Vagabonding Sailing

Vagabonding The Toughest Sailing Routes in the World

There’s little that compares to the thrill of voyaging the seven seas, the blistering, briny ocean lashing your face as your sturdy vessel negotiates tempestuous waves.

While many sailing enthusiasts will stick to tried and tested routes, preferring calm waters and gentle breezes, plenty of hard-core sailors prefer something a little more testing. Here is a look at some of the toughest sailing routes in the world, cruising journeys that will test your nerve as much as your skill, but voyages that reward with natural grandeur and a sense of achievement. A quick jaunt around the Greek islands these ain’t.

Bay of Biscay

Sailing the Bay of Biscay
Extending from the tip of Brittany in France to the most western regions of Galicia in Spain, the Bay of Biscay is undoubtedly one of Europe’s most challenging cruising areas. A shallow continental shelf for much of this marine region, and open access to the worst weather fronts from the Atlantic Ocean, ensure that seas here are always rough and ready. Gulf Stream storms move into the area with particular frequency, blanketing the seas in thick fog and bringing loud thunder and startling lightning displays to the region. The natural bowl shape of the bay itself also gives waves little chance to fully dissipate, while the jagged cliffs along the coast make for treacherous journeys as proved by the ill-fated Costa Concordia. Yet, if you are brave enough to venture into Europe’s most brutal seas on a bareboat charter, the Bay of Biscay can also prove enchanting and captivating, with whales and dolphins to be found in abundance. The Bay also happens to be the world’s best place for spotting beaked whales, making it a popular destination for budding marine biologists. The coast here is also full of vibrant destinations, from gritty, cultural Bilbao on Spain’s northern coast, to sedate and serene Biarritz in France, now known as a top surfing location.

Southern Ocean

Sailing the Southern Ocean
Most experienced professional sailors tend to agree; the Southern Ocean is the toughest railing route in the world. Lying due south of Cape Town, Tierra del Fuego and Tasmania, this sea surrounds the bleakest and coldest continent on the planet, Antarctica, and regularly features weather conditions that can only be described as savage. Round the world sailing events frequently run into trouble when competitors have to negotiate the epic waves here, while even in calm weather the threat of icebergs means that sailors have to remain eternally vigilant. So if you are thinking about braving the hardest cruising conditions in the world, you may want to consider trading in your yacht charter for something a little more robust – say, an icebreaker?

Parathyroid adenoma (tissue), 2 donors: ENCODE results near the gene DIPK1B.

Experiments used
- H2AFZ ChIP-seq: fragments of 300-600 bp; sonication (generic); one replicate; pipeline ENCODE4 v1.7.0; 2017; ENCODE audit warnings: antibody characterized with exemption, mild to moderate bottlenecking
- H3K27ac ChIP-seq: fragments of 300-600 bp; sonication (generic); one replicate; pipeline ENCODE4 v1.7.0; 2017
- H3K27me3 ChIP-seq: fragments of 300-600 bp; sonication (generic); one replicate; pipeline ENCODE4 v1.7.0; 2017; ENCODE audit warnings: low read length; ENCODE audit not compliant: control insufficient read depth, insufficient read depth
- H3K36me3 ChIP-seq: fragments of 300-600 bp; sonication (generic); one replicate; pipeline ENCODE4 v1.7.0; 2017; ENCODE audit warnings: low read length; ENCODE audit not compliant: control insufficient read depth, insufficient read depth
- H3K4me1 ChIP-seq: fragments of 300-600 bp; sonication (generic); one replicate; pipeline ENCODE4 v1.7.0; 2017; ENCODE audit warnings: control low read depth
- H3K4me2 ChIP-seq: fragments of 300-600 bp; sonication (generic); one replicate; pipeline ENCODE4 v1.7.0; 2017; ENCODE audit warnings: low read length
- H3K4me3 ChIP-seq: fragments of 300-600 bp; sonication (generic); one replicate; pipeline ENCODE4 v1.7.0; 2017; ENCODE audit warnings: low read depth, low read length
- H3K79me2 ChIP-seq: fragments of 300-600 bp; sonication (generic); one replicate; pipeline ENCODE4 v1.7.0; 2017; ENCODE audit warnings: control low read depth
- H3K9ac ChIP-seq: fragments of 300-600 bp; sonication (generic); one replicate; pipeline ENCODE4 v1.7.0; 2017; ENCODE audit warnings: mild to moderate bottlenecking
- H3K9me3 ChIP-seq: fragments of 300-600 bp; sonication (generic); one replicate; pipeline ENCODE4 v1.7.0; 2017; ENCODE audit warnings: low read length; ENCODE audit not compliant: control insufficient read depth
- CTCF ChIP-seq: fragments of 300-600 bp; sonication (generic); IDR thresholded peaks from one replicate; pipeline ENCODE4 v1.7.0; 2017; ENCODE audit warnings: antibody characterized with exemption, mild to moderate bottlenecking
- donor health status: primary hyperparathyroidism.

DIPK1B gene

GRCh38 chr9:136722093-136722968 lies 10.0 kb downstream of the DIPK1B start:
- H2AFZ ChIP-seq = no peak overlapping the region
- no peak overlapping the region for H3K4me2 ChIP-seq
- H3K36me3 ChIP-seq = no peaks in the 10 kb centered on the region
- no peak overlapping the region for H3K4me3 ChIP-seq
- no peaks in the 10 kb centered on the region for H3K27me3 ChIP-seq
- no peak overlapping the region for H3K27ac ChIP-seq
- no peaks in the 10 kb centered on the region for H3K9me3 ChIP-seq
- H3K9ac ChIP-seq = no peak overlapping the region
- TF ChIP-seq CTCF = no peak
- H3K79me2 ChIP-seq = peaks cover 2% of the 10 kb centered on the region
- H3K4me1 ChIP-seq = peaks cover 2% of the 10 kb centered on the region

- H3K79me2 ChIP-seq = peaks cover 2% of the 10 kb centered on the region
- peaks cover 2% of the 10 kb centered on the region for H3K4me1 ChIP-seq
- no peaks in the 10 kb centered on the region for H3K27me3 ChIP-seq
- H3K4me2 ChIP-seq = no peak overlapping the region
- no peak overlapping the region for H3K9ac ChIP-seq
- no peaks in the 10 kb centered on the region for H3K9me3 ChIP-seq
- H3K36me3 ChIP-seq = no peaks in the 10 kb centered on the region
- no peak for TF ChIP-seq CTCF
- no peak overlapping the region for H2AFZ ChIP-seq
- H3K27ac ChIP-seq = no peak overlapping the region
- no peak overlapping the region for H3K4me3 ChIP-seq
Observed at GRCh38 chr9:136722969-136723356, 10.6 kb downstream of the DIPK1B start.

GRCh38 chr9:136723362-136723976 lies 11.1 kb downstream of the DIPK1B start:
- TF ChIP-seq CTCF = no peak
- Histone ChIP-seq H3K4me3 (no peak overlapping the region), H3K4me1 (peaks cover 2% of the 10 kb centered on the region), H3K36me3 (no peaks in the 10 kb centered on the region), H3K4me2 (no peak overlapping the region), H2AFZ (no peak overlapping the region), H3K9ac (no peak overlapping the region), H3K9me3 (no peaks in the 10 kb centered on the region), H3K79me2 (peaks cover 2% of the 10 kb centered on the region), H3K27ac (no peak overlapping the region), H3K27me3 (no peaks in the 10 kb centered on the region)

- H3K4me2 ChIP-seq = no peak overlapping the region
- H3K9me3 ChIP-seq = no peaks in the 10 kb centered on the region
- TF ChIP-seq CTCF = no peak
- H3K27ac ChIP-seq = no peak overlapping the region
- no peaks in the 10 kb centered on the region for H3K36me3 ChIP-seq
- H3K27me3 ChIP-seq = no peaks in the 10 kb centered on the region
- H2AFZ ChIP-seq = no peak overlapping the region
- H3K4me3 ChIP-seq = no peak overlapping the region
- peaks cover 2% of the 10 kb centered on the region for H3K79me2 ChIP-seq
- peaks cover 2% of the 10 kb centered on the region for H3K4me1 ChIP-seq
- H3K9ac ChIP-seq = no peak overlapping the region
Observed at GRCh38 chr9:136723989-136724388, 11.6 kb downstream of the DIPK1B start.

Strait of Malacca

Sailing the Strait of Malacca
Historically the Strait of Malacca was one of the most dangerous sailing routes in the world for a variety of reasons. The shallow and narrow pass here has long been one of the busiest shipping routes on the planet, and the chances of a collision with another vessel are higher than just about anywhere in the world. Big tankers and container vessels from ports such as Singapore voyage side by side with junket ships and Indonesian fishing boats, making seas congested and crowded. What’s more, forest fires from nearby rainforests frequently smother the Strait in thick smoke, rendering visibility at near zero. If that wasn’t bad enough, the Strait is also one of the most active regions in the world for piracy, with up to one-third of all global pirating attacks occurring in this relatively confined area.

The Doldrums

Sailing the Doldrums
Not all difficult sailing areas pose problems due to extremely violent weather, for some areas, the very opposite conditions prove challenging. The Doldrums, low-pressure areas of sea around the Equator, and most common in the Pacific and Atlantic Oceans, are characterised by calm air, flat seas and the frequent absence of wind. In fact, so calm and peaceful are these regions that sailors relying on wind-power to navigate can often be stranded for days, or even weeks, while they wait for the wind to pick up and move them forwards. If you dare venturing into the deceptive, dangerous tranquillity of the Doldrums, make sure your boat is equipped with a reliable motor.

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  • Marissa Haddon Says

    The Bay is incorporated in the Atlantic around the The European Union coast and appears to possess rough seas a great deal.

  • Victus Says

    I have to know where this “Klaus” storm (Bay of Biscay storm) originated from before I go sailing around the world

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